The plot to M.D. Geist is very barebones, mostly just being an excuse for Geist’s gory fights against anything that comes his way. The series attempts a twist ending for its finale, but this lacks any kind of impact due to the lack of depth on elements of the title’s plot.
The characters in the series are not much better off either as they are quite one-dimensional in depth and have very little diversity in their personality. For the lead character of the series, Geist comes across as a stereotypical action movie hero, only having much less personality and too consumed with the desire of wanting to engage in battles for one to even care for the guy.
Samurai Shodown was based on the cult hit fighting video game series, Samurai Spirits, made by SNK in 1993 with the game being notable as one of the first fighting games that made use of weaponry as part of its combat system. A TV special that loosely adapted the game’s plot and characters was aired on Fuji TV the following year on September 8. The anime was licensed by ADV Films in the late 1990s releasing the movie on VHS and later on DVD in 2003, with both versions being out of print.
Haohmaru and six other warriors are chosen Holy Warriors tasked with preventing the unsealing of the power of the evil god Ambrosia. However, one of the warriors named Amakusa betrayed the other six by breaking the god’s seal to obtain Ambrosia’s power. He proceeds to kill the six in a confrontation yet fails to prevent their souls from escaping. One hundred years later, Amakusa is now the corrupt leader of Japan and seeks to wipe out humanity by freeing Ambrosia from his seal. Fortunately, the six Holy Warriors have been reincarnated and are prepared to fight their former comrade. However, Haohmaru has no memory of his past life as a Holy Warrior and the other five warriors find themselves having to try getting him to recall his former life before confronting Amakusa.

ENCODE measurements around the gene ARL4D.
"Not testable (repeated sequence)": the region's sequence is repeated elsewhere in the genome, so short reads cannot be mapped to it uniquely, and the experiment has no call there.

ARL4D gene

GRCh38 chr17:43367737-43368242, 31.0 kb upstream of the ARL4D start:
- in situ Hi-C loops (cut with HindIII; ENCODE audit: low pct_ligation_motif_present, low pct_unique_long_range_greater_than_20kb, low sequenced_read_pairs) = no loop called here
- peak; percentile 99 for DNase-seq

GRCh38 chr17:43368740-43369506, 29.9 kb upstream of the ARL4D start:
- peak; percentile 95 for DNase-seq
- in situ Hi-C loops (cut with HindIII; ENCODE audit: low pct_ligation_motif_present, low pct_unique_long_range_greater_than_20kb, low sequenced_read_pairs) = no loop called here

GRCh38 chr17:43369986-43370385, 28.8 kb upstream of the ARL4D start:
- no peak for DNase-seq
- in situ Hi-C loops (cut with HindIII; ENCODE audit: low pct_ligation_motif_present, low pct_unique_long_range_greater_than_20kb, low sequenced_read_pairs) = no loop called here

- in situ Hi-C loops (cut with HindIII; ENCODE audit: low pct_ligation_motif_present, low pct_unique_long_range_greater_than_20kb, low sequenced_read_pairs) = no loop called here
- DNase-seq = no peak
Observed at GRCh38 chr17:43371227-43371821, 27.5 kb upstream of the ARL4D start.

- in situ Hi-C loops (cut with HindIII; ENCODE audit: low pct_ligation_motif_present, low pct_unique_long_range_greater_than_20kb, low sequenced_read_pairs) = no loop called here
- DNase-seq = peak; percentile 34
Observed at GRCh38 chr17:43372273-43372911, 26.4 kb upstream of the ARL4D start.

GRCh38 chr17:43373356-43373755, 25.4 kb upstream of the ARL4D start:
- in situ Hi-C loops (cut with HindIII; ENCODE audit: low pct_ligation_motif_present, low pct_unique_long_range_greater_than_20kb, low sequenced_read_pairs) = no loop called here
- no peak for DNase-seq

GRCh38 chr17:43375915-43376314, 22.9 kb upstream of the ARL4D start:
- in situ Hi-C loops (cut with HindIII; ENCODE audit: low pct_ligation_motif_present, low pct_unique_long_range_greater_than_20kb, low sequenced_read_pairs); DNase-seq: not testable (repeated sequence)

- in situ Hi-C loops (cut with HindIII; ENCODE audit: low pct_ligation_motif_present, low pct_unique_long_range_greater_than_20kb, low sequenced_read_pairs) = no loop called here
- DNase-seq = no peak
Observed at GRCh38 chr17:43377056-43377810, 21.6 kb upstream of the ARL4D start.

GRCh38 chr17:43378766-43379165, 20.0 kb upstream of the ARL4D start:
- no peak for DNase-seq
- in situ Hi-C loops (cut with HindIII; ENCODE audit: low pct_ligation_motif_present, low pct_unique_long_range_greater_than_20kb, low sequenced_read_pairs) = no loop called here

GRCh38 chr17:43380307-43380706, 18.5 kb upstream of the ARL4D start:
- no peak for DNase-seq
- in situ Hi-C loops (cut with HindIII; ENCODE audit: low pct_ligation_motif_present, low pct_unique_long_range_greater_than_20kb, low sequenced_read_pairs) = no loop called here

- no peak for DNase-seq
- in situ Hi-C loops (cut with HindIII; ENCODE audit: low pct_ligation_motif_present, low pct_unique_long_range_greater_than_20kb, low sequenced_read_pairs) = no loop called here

-Haohmaru- One of the reincarnated Holy Warriors who has no memory of his former life. The cocky and energetic young swordsman had settled in a small Japanese village before it was wiped out by Amakusa’s forces. Consumed with rage, Haohmaru seeks to avenge the loss of his mother and other villagers, unaware that he is becoming a pawn in Amakusa’s plans.